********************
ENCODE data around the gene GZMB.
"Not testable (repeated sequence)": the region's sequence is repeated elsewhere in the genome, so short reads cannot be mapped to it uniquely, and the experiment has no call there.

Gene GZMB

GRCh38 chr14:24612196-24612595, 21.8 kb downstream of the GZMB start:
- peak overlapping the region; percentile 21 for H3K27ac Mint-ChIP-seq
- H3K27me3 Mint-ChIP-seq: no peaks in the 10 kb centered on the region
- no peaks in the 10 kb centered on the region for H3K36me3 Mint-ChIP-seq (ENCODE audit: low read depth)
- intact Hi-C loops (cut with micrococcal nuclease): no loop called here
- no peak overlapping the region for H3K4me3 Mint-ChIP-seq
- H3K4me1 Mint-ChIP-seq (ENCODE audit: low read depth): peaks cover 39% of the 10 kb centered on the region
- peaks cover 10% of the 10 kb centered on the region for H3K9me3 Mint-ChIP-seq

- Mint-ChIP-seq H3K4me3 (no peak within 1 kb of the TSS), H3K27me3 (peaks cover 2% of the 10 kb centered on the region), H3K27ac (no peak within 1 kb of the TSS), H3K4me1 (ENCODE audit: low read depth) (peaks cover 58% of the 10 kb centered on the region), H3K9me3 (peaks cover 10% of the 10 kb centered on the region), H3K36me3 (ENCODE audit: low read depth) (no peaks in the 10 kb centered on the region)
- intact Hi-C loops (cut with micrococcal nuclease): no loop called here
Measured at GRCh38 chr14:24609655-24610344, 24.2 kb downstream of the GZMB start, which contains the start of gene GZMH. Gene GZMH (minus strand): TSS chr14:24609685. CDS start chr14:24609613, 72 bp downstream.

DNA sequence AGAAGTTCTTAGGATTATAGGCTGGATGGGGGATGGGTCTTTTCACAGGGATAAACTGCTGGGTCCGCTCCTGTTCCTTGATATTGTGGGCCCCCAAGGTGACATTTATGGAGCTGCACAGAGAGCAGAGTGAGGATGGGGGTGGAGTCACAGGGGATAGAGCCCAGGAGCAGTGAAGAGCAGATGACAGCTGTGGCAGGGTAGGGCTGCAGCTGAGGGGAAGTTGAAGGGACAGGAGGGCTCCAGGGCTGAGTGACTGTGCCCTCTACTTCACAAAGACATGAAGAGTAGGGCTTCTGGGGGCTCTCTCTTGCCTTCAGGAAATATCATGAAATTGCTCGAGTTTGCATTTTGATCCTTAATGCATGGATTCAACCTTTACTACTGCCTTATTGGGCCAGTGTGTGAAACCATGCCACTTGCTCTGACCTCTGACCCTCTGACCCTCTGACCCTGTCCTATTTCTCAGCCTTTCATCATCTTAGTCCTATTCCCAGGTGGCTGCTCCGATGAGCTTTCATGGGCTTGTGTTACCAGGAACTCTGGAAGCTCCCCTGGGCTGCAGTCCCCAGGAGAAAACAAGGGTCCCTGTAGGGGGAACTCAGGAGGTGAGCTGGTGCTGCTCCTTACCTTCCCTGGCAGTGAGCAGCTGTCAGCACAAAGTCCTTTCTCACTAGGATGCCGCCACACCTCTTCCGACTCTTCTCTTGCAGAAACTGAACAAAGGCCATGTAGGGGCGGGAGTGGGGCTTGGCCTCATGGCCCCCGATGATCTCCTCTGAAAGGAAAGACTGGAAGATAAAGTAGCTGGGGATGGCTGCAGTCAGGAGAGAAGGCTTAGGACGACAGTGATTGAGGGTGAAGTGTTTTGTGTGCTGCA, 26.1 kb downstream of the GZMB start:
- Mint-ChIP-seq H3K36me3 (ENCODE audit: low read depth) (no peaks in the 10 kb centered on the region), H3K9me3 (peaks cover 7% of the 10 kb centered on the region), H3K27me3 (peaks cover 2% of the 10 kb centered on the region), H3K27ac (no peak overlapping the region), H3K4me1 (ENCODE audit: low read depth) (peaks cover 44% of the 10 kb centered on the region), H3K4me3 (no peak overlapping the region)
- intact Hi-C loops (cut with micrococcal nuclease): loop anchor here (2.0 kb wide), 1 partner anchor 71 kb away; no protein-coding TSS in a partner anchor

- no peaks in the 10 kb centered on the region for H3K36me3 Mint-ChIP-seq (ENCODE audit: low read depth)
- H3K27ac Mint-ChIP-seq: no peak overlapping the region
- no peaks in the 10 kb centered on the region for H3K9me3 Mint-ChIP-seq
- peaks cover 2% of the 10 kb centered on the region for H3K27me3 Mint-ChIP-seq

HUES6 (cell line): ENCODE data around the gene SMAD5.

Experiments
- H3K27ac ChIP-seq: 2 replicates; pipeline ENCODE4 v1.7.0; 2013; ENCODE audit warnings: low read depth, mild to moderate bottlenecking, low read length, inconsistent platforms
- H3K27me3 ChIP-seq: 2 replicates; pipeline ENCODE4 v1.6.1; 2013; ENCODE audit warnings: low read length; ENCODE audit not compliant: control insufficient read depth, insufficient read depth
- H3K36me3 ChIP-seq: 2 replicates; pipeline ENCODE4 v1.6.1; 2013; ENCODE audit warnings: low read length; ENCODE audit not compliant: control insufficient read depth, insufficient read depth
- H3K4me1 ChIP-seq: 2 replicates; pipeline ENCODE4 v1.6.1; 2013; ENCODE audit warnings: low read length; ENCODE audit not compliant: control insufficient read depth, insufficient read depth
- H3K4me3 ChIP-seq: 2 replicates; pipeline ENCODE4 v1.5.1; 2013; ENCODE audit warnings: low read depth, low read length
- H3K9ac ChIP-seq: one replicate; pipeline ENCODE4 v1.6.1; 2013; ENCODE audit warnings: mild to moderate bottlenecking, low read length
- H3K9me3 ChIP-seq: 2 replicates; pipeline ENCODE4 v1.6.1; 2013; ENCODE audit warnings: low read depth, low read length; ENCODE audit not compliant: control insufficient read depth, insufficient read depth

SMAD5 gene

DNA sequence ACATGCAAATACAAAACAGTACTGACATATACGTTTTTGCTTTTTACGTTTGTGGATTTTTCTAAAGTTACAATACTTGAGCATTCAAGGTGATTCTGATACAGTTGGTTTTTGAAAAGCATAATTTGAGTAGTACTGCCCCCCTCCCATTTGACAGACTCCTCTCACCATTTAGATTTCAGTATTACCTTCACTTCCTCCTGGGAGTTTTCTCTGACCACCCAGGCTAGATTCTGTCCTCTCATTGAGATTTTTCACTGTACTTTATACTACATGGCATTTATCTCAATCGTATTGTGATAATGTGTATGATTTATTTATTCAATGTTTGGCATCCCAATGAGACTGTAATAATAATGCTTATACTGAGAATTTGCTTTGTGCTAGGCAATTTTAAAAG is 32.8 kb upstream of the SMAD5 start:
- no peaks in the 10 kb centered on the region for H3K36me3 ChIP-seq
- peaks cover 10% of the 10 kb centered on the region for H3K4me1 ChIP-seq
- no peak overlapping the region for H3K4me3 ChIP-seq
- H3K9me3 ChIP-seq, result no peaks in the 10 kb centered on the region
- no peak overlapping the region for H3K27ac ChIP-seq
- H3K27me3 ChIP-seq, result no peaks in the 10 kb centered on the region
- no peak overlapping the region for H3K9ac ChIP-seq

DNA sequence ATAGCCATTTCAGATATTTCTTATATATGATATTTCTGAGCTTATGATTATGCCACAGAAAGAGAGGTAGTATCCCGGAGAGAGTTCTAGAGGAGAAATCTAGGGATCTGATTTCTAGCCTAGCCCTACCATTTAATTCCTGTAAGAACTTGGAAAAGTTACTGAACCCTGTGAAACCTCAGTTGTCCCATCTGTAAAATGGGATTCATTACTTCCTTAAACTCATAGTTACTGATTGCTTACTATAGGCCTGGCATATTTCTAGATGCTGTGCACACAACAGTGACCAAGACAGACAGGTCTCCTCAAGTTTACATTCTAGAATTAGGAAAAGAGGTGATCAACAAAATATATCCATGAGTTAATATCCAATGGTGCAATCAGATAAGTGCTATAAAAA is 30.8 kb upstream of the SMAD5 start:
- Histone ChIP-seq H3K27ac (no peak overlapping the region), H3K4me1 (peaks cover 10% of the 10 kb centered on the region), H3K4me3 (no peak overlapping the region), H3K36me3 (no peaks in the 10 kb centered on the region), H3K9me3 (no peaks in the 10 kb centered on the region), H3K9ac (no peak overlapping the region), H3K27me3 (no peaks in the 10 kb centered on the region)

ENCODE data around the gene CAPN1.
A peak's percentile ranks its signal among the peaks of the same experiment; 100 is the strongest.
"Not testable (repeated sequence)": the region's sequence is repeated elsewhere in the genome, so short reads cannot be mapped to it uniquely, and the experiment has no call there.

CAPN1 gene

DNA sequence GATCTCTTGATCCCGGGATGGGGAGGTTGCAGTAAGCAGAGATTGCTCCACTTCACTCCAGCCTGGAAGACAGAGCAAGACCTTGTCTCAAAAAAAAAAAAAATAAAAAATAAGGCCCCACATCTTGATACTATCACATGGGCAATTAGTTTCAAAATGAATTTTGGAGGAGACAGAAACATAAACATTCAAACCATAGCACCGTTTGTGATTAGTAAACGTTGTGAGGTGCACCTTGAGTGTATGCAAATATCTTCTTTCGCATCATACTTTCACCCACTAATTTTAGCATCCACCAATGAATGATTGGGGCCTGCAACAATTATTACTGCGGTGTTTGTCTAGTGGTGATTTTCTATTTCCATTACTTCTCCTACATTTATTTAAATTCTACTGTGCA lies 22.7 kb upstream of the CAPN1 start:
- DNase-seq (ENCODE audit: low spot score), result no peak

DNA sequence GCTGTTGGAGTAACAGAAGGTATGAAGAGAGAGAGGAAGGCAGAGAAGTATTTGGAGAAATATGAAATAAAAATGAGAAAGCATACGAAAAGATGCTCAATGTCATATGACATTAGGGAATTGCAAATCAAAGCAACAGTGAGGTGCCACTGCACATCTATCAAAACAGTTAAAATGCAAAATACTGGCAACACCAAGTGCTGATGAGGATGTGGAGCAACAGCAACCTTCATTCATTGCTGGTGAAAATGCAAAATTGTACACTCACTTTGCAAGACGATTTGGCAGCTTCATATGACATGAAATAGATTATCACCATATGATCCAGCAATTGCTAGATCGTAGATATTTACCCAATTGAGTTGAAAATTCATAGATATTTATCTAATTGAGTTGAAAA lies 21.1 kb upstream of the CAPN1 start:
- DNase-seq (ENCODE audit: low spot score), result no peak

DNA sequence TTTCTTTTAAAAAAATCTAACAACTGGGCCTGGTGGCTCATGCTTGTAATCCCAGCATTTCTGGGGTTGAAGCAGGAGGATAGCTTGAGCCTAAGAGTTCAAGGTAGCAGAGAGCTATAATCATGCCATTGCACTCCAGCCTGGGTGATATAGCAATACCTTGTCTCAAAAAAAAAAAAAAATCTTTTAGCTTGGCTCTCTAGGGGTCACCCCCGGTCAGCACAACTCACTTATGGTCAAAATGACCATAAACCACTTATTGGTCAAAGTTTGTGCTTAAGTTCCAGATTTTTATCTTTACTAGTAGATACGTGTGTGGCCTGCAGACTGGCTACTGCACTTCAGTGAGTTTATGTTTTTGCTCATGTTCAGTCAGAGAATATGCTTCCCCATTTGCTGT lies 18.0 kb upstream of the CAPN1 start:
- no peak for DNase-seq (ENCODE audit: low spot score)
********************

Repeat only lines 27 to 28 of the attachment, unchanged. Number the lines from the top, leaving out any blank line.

- H3K4me1 ChIP-seq: 2 replicates; pipeline ENCODE4 v1.6.1; 2013; ENCODE audit warnings: low read length; ENCODE audit not compliant: control insufficient read depth, insufficient read depth
- H3K4me3 ChIP-seq: 2 replicates; pipeline ENCODE4 v1.5.1; 2013; ENCODE audit warnings: low read depth, low read length